The Japanese government plans to allow exports of fighter jets, missiles and other arms to 12 countries, including India, Australia as well as some European and Southeast Asian nations, Nikkei has learned. Regulatory changes to allow for the exports could come by next March.
The government aims to enhance deterrence against China by cooperating with countries that have signed individual security agreements with Tokyo.
These countries include Vietnam, Thailand, Indonesia, Malaysia, the Philippines, U.S., U.K., Germany, France and Italy.
In 2014, Japan established a principle regarding transfers of defense equipment and eased regulations that had prohibited its export. However, it still bans exports of lethal weapons.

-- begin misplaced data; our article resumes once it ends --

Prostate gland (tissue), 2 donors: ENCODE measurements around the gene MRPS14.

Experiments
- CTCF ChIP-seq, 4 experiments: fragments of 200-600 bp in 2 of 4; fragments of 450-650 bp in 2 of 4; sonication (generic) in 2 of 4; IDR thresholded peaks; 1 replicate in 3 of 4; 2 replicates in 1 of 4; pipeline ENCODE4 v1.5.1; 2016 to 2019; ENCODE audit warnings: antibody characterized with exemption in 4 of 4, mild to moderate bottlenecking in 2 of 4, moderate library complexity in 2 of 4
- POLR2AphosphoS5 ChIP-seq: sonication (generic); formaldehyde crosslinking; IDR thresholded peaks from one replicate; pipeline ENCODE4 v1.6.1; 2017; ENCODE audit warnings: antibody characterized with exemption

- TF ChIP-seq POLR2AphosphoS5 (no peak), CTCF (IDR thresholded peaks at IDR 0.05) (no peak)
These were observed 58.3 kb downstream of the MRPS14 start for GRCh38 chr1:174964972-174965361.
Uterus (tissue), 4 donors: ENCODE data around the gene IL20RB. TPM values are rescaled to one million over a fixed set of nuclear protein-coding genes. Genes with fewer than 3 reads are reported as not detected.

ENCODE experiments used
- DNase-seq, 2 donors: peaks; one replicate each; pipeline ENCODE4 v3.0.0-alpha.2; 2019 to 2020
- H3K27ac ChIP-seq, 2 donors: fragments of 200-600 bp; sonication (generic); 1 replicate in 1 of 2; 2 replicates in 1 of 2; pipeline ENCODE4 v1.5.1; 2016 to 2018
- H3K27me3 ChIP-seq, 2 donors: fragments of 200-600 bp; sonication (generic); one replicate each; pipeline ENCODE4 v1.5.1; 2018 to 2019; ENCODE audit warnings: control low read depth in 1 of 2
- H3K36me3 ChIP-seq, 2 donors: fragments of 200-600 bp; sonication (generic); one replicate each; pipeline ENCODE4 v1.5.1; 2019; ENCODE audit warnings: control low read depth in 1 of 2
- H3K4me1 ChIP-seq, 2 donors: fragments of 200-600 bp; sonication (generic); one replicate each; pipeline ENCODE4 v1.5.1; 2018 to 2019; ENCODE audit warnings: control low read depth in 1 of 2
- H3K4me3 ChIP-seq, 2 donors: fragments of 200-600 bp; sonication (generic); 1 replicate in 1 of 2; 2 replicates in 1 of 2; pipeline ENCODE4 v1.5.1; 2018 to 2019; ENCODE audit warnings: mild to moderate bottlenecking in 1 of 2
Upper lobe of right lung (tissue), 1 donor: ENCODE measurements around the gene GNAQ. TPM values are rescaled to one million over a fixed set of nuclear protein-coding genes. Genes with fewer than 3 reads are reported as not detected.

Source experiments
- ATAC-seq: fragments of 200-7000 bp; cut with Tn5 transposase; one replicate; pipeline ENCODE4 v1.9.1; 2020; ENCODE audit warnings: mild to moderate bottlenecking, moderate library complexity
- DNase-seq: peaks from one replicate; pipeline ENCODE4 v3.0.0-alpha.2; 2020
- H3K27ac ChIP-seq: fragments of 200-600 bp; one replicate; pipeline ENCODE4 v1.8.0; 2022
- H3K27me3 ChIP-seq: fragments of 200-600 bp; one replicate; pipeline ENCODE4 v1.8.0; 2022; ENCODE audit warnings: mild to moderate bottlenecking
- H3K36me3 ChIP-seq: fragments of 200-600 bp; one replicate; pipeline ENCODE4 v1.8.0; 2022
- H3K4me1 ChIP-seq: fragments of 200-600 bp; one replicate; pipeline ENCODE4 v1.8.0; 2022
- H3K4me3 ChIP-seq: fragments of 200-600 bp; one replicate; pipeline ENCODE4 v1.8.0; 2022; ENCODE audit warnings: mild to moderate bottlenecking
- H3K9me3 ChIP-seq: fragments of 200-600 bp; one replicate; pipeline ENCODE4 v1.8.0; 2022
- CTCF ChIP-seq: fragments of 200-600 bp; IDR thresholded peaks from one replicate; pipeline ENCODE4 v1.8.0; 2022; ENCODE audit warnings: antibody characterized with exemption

The principle states that exports to countries that do not jointly develop arms with Japan are limited to equipment for rescue, transport, warning, surveillance and minesweeping missions.
However, the easing will be included in the government’s policy on economic and fiscal management and reform, to be finalized in June. The principles will be revised after a National Security Strategy is formulated, which is scheduled to take place at the end of this year.
Japan is planning to develop new fighter jets and medium-range anti-aircraft missiles with the United States and the United Kingdom.
Export customers will allow Japan’s manufacturers to lower their production costs. This will also lower the Japanese government’s procurement costs and lighten its financial burden.
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